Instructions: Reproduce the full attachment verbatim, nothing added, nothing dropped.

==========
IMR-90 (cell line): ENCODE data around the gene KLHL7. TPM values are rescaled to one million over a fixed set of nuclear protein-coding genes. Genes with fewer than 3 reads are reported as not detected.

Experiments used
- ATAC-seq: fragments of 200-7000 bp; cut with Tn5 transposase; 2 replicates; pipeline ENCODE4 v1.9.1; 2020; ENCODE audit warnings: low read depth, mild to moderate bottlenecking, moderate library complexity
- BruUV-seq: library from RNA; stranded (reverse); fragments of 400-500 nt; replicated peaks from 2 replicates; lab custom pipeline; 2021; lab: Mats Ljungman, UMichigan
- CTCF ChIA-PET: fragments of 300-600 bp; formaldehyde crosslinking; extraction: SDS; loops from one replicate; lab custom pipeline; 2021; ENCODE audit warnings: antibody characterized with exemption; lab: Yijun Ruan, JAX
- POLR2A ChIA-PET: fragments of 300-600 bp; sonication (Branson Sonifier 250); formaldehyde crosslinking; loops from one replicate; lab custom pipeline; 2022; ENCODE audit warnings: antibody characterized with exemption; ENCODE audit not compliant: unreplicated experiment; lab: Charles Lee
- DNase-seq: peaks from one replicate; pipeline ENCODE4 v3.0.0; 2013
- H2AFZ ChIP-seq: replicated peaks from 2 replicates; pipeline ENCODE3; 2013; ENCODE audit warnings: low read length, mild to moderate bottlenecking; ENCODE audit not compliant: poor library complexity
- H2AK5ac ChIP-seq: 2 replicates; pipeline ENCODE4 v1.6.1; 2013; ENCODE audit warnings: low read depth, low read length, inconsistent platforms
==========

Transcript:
IMR-90 (cell line): ENCODE data around the gene KLHL7. TPM values are rescaled to one million over a fixed set of nuclear protein-coding genes. Genes with fewer than 3 reads are reported as not detected.

Experiments used
- ATAC-seq: fragments of 200-7000 bp; cut with Tn5 transposase; 2 replicates; pipeline ENCODE4 v1.9.1; 2020; ENCODE audit warnings: low read depth, mild to moderate bottlenecking, moderate library complexity
- BruUV-seq: library from RNA; stranded (reverse); fragments of 400-500 nt; replicated peaks from 2 replicates; lab custom pipeline; 2021; lab: Mats Ljungman, UMichigan
- CTCF ChIA-PET: fragments of 300-600 bp; formaldehyde crosslinking; extraction: SDS; loops from one replicate; lab custom pipeline; 2021; ENCODE audit warnings: antibody characterized with exemption; lab: Yijun Ruan, JAX
- POLR2A ChIA-PET: fragments of 300-600 bp; sonication (Branson Sonifier 250); formaldehyde crosslinking; loops from one replicate; lab custom pipeline; 2022; ENCODE audit warnings: antibody characterized with exemption; ENCODE audit not compliant: unreplicated experiment; lab: Charles Lee
- DNase-seq: peaks from one replicate; pipeline ENCODE4 v3.0.0; 2013
- H2AFZ ChIP-seq: replicated peaks from 2 replicates; pipeline ENCODE3; 2013; ENCODE audit warnings: low read length, mild to moderate bottlenecking; ENCODE audit not compliant: poor library complexity
- H2AK5ac ChIP-seq: 2 replicates; pipeline ENCODE4 v1.6.1; 2013; ENCODE audit warnings: low read depth, low read length, inconsistent platforms